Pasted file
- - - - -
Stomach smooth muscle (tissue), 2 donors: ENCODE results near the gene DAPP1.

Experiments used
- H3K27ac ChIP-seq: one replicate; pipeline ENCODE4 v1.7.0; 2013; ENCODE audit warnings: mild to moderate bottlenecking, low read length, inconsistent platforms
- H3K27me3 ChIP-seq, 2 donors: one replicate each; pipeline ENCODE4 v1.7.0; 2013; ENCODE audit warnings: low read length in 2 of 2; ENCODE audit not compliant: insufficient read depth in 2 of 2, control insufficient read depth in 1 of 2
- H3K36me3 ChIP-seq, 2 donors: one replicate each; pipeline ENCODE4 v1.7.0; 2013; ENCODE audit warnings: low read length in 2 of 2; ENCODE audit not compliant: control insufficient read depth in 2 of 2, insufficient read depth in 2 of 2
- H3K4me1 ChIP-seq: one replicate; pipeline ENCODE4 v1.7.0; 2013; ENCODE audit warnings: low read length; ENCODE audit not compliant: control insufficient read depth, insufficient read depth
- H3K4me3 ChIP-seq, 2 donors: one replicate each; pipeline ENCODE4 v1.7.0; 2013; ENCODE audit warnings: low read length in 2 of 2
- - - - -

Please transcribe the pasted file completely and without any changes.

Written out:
Stomach smooth muscle (tissue), 2 donors: ENCODE results near the gene DAPP1.

Experiments used
- H3K27ac ChIP-seq: one replicate; pipeline ENCODE4 v1.7.0; 2013; ENCODE audit warnings: mild to moderate bottlenecking, low read length, inconsistent platforms
- H3K27me3 ChIP-seq, 2 donors: one replicate each; pipeline ENCODE4 v1.7.0; 2013; ENCODE audit warnings: low read length in 2 of 2; ENCODE audit not compliant: insufficient read depth in 2 of 2, control insufficient read depth in 1 of 2
- H3K36me3 ChIP-seq, 2 donors: one replicate each; pipeline ENCODE4 v1.7.0; 2013; ENCODE audit warnings: low read length in 2 of 2; ENCODE audit not compliant: control insufficient read depth in 2 of 2, insufficient read depth in 2 of 2
- H3K4me1 ChIP-seq: one replicate; pipeline ENCODE4 v1.7.0; 2013; ENCODE audit warnings: low read length; ENCODE audit not compliant: control insufficient read depth, insufficient read depth
- H3K4me3 ChIP-seq, 2 donors: one replicate each; pipeline ENCODE4 v1.7.0; 2013; ENCODE audit warnings: low read length in 2 of 2